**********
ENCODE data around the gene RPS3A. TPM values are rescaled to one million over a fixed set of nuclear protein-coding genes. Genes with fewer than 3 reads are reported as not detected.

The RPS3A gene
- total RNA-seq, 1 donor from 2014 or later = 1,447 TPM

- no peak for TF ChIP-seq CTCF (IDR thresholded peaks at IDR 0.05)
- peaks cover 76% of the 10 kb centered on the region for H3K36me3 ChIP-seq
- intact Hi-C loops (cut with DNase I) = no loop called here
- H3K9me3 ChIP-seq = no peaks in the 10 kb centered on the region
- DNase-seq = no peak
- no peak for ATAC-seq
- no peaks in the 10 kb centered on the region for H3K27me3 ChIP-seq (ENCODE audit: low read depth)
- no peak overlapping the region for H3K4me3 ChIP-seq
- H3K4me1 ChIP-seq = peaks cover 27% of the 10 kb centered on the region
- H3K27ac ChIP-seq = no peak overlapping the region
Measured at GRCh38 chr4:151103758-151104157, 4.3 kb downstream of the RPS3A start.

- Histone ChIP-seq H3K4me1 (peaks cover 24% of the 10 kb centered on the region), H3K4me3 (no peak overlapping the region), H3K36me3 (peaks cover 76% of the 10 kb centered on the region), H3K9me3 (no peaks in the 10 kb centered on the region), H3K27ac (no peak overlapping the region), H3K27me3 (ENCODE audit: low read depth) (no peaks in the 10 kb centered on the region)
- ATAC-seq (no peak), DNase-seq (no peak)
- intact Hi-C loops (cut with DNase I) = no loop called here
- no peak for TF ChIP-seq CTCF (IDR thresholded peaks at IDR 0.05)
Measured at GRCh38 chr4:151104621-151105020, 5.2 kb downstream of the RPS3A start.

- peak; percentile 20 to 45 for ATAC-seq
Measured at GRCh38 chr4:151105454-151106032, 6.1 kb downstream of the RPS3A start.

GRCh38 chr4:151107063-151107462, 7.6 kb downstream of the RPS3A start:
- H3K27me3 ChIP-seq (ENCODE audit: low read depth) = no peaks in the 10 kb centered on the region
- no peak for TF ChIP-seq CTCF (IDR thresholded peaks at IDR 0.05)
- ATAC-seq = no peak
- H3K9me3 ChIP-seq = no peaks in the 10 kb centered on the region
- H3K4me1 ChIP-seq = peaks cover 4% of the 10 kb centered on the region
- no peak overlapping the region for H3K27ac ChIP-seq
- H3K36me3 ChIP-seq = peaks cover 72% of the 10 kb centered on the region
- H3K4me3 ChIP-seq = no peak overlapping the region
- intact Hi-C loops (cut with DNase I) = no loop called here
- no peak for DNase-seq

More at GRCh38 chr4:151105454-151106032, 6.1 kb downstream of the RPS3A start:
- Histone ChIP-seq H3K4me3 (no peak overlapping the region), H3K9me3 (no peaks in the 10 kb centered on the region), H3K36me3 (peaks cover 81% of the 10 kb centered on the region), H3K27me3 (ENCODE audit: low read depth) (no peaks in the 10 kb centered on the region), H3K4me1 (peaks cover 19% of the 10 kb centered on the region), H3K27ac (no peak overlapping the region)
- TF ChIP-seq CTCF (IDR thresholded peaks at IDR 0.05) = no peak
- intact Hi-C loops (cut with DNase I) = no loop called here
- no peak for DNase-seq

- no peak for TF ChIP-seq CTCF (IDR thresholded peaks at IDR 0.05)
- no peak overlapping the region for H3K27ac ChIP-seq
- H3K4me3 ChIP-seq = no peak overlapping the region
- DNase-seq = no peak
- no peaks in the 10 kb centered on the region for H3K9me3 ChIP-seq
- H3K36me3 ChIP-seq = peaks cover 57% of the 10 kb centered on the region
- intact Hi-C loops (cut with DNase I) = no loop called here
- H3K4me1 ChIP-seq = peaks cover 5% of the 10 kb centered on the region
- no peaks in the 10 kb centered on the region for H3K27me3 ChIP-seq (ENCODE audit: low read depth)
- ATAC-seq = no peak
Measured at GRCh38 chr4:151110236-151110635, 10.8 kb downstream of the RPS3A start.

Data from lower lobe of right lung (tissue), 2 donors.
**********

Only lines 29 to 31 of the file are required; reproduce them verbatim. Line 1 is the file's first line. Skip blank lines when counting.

- H3K36me3 ChIP-seq = peaks cover 72% of the 10 kb centered on the region
- H3K4me3 ChIP-seq = no peak overlapping the region
- intact Hi-C loops (cut with DNase I) = no loop called here